“Kubernetes allows us to develop cloud-native, microservices applications” - how many times you've heard that?!
Yes, Kubernetes is the platform for platforms and today’s de-facto standard for container orchestration, but by itself, Kubernetes is not enough.
The sheer number of integrations that are not directly related to Kubernetes is really, if you think about it, the majority of makes the app function. Components, services and processes like data and state management, secret stores and certificates, traffic routing, version control, service discovery and secured communication, and application rollout, are just a subset of the things one needs to consider when developing cloud-native, microservices applications.
The Multi-Cloud Kubernetes and portability challenge
The first challenge that comes to mind is the natural expectation when developing such applications to be able to use them in any cloud, or more accurately, on any cloud Kubernetes distribution. Whether it’s on Azure Kubernetes Service (AKS) or any other distro, in an ideal world, a developer should not need to factor this when developing the app.
Kubernetes by itself is not really the issue, it is the set of integrations needed to make everything tick, and the challenge here is that every cloud provider has its own solutions for these peripheral integrations, not to mention the fact that the on-premises Kubernetes distributions do not have the breadth and scalability the hyperscale public cloud providers are offering.
Portability == Hybrid
Being able to develop cloud-native, microservice applications and move those around easily is the holy grail of the promise that is application portability.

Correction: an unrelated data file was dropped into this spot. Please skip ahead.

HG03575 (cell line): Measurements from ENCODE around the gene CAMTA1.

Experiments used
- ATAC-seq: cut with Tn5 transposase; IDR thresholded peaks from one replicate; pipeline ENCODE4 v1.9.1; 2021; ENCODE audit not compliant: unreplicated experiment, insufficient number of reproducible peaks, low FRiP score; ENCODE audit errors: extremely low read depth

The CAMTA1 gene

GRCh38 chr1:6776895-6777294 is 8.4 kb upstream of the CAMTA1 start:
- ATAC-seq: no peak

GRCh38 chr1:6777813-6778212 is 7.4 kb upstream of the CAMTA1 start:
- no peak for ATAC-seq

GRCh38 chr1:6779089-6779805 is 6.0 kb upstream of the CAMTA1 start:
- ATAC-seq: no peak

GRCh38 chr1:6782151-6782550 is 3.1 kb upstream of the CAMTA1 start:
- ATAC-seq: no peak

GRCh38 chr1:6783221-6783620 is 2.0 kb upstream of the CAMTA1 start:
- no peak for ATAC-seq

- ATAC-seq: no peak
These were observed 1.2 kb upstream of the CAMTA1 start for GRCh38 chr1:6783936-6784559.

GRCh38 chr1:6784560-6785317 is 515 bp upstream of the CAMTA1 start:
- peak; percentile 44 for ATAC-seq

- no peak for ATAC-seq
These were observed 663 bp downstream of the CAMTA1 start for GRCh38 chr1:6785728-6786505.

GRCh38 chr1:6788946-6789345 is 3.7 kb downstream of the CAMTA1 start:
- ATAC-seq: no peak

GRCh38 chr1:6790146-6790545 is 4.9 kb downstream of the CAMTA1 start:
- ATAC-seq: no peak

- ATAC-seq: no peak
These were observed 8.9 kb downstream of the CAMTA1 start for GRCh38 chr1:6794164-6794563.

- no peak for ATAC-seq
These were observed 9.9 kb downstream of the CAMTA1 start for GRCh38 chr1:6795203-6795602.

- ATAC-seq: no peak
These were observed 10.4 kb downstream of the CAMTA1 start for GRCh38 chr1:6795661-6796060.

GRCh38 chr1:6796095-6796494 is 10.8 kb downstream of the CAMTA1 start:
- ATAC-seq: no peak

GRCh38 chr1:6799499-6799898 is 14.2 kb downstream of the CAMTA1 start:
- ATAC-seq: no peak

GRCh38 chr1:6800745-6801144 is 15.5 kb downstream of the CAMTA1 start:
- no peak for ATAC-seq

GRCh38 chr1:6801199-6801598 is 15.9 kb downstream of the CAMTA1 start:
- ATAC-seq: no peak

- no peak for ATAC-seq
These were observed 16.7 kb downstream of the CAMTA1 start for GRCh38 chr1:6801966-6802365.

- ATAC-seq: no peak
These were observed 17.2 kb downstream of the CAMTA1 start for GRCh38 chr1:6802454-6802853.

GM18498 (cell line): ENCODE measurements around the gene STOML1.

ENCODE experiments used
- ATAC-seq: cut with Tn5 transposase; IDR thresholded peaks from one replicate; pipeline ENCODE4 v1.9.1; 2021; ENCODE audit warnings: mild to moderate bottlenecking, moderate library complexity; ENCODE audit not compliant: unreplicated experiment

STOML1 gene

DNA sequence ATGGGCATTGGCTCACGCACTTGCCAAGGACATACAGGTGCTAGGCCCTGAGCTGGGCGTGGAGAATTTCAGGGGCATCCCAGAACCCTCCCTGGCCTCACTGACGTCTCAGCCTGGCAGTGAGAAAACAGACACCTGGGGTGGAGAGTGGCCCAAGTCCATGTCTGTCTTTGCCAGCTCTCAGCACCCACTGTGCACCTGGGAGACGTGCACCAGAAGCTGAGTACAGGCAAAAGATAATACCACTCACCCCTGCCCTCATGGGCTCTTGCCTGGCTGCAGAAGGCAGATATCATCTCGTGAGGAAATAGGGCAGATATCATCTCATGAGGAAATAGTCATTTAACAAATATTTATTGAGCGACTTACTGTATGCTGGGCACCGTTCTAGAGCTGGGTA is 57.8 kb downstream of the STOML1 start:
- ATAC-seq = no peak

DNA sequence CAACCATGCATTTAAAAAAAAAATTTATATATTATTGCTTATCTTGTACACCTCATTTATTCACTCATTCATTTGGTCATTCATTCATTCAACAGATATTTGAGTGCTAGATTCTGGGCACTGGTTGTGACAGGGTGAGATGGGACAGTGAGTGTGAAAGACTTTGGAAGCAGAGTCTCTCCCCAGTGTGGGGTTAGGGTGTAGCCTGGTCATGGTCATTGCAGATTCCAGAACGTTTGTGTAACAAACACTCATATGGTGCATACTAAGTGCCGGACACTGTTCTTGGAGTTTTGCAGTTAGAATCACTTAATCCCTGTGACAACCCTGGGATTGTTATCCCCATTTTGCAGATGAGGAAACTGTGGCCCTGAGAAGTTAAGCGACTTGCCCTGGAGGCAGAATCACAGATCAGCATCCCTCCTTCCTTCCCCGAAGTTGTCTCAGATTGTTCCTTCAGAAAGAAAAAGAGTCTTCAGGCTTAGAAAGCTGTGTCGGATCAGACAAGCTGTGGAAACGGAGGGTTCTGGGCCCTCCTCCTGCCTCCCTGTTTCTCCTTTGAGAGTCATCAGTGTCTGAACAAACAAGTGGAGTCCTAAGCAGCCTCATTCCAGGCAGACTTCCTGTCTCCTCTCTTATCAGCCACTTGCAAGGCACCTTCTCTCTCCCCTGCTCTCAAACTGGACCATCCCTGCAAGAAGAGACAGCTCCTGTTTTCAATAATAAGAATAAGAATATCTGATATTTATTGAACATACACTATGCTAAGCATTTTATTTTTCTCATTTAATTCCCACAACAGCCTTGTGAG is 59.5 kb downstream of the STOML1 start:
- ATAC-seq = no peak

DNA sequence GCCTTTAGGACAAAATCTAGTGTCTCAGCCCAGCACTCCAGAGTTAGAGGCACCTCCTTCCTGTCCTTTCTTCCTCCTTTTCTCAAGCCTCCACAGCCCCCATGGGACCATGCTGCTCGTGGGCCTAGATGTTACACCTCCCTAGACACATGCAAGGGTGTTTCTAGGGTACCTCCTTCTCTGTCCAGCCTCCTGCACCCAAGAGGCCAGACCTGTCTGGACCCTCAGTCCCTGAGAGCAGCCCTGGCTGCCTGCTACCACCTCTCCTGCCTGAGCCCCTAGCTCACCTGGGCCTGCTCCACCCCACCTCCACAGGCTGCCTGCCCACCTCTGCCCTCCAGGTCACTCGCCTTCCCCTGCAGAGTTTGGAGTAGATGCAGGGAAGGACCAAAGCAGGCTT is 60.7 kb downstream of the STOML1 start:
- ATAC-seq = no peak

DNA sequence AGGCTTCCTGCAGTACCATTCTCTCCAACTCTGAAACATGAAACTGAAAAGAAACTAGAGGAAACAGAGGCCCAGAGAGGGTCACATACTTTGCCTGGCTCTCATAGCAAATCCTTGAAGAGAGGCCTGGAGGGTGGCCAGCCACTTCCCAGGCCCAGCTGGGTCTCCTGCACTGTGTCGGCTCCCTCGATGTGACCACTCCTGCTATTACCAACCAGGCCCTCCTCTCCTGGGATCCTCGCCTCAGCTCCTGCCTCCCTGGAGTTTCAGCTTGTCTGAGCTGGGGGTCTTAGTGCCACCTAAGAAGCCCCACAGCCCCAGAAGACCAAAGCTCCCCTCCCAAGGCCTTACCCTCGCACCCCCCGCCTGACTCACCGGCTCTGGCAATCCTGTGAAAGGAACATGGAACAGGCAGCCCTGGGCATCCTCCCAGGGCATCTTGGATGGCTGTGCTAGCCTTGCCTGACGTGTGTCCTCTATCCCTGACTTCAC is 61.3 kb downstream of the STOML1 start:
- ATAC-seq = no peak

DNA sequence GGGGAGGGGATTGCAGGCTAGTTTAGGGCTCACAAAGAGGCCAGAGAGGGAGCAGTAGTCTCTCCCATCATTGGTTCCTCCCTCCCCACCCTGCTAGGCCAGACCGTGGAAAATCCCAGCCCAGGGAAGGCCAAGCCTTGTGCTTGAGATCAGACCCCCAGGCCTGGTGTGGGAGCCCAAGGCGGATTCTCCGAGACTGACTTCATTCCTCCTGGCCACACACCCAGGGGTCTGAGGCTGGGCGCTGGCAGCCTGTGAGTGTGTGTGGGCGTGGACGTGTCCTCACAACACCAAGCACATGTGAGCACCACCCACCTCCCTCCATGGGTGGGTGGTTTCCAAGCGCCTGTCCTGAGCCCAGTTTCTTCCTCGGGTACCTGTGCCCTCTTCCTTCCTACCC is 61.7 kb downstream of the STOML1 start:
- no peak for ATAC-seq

To overcome the challenges, the need for concern about which cloud provider and Kubernetes distribution to use must be taken out of the equation as well as the application integration services that support the application.
Being able to “move around” really means being able to use existing development patterns and processes without being constrained by the underlying infrastructure. Whether it’s located on-premises or in a multi-cloud environment, the consistency of a Kubernetes-based application deployment and services integrations is key. Enters Azure Arc…
Azure Arc extensibility model
The Azure Arc extensibility model allows for any Azure Arc-enabled Kubernetes cluster and both stateless and stateful applications running on it to take advantage of the Azure services integrations offered via Cluster extensions. You can think of extensions for Azure Arc-enabled Kubernetes as being split into two categories: extensions for Azure Arc-enabled infrastructure services and extensions for Azure Arc-enabled services.
To further illustrate the Azure Arc extensibility model, let’s use a simple “Bookstore” application, written in Golang. This microservice application has many components and services, and that also means external dependencies on integrations.
One extensions layer to rule them all
When developing these types of microservices, cloud-native applications, questions like these below keep coming up:
“Where should the database be stored?”
“How should we handle secrets management?”
“How should we think about A/B testing and service observability?”
“What solution should we use for pub/sub?”
“What should be our CI/CD approach in a Kubernetes environment?”
This set of questions is just a fraction of things to consider in a cloud-native, Kubernetes-based development pattern, but using the same extensions via Arc-enabled Kubernetes, regardless of the backend infrastructure of the cluster or where it is physically located, these questions can be answered.
GitOps with Flux